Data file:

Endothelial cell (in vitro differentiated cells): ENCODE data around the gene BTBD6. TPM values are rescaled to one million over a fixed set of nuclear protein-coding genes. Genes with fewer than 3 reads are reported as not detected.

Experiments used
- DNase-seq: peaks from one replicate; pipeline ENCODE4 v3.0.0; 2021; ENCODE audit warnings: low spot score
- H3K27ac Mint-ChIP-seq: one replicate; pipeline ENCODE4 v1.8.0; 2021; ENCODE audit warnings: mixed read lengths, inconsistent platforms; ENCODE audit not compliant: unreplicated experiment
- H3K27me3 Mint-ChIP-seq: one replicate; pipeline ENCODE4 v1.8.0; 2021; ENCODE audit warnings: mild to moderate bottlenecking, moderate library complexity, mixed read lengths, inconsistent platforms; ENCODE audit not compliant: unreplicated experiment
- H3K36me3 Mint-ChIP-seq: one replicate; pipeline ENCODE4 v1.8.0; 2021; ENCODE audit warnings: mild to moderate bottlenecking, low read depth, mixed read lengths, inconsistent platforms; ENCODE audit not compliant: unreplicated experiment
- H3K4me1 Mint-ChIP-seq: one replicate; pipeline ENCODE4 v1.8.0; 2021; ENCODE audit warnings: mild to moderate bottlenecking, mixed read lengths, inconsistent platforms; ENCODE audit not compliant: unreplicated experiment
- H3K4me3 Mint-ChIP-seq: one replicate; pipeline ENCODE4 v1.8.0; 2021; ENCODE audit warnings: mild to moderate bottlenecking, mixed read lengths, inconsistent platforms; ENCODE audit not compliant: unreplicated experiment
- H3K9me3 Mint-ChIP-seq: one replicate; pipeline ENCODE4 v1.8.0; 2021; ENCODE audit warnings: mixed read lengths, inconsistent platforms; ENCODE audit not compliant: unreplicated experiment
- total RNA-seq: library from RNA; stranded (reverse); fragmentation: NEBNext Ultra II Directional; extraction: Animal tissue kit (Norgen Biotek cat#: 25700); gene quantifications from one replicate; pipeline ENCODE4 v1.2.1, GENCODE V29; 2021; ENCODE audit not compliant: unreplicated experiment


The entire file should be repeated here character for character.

Endothelial cell (in vitro differentiated cells): ENCODE data around the gene BTBD6. TPM values are rescaled to one million over a fixed set of nuclear protein-coding genes. Genes with fewer than 3 reads are reported as not detected.

Experiments used
- DNase-seq: peaks from one replicate; pipeline ENCODE4 v3.0.0; 2021; ENCODE audit warnings: low spot score
- H3K27ac Mint-ChIP-seq: one replicate; pipeline ENCODE4 v1.8.0; 2021; ENCODE audit warnings: mixed read lengths, inconsistent platforms; ENCODE audit not compliant: unreplicated experiment
- H3K27me3 Mint-ChIP-seq: one replicate; pipeline ENCODE4 v1.8.0; 2021; ENCODE audit warnings: mild to moderate bottlenecking, moderate library complexity, mixed read lengths, inconsistent platforms; ENCODE audit not compliant: unreplicated experiment
- H3K36me3 Mint-ChIP-seq: one replicate; pipeline ENCODE4 v1.8.0; 2021; ENCODE audit warnings: mild to moderate bottlenecking, low read depth, mixed read lengths, inconsistent platforms; ENCODE audit not compliant: unreplicated experiment
- H3K4me1 Mint-ChIP-seq: one replicate; pipeline ENCODE4 v1.8.0; 2021; ENCODE audit warnings: mild to moderate bottlenecking, mixed read lengths, inconsistent platforms; ENCODE audit not compliant: unreplicated experiment
- H3K4me3 Mint-ChIP-seq: one replicate; pipeline ENCODE4 v1.8.0; 2021; ENCODE audit warnings: mild to moderate bottlenecking, mixed read lengths, inconsistent platforms; ENCODE audit not compliant: unreplicated experiment
- H3K9me3 Mint-ChIP-seq: one replicate; pipeline ENCODE4 v1.8.0; 2021; ENCODE audit warnings: mixed read lengths, inconsistent platforms; ENCODE audit not compliant: unreplicated experiment
- total RNA-seq: library from RNA; stranded (reverse); fragmentation: NEBNext Ultra II Directional; extraction: Animal tissue kit (Norgen Biotek cat#: 25700); gene quantifications from one replicate; pipeline ENCODE4 v1.2.1, GENCODE V29; 2021; ENCODE audit not compliant: unreplicated experiment